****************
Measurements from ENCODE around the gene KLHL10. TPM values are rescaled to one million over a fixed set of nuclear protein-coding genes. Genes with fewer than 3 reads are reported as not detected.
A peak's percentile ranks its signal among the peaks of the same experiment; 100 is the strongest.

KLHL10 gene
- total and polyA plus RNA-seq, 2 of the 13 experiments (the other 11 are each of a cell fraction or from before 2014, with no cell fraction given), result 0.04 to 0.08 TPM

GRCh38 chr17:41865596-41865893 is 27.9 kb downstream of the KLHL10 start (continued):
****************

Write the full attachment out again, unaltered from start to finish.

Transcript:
Measurements from ENCODE around the gene KLHL10. TPM values are rescaled to one million over a fixed set of nuclear protein-coding genes. Genes with fewer than 3 reads are reported as not detected.
A peak's percentile ranks its signal among the peaks of the same experiment; 100 is the strongest.

KLHL10 gene
- total and polyA plus RNA-seq, 2 of the 13 experiments (the other 11 are each of a cell fraction or from before 2014, with no cell fraction given), result 0.04 to 0.08 TPM

GRCh38 chr17:41865596-41865893 is 27.9 kb downstream of the KLHL10 start (continued):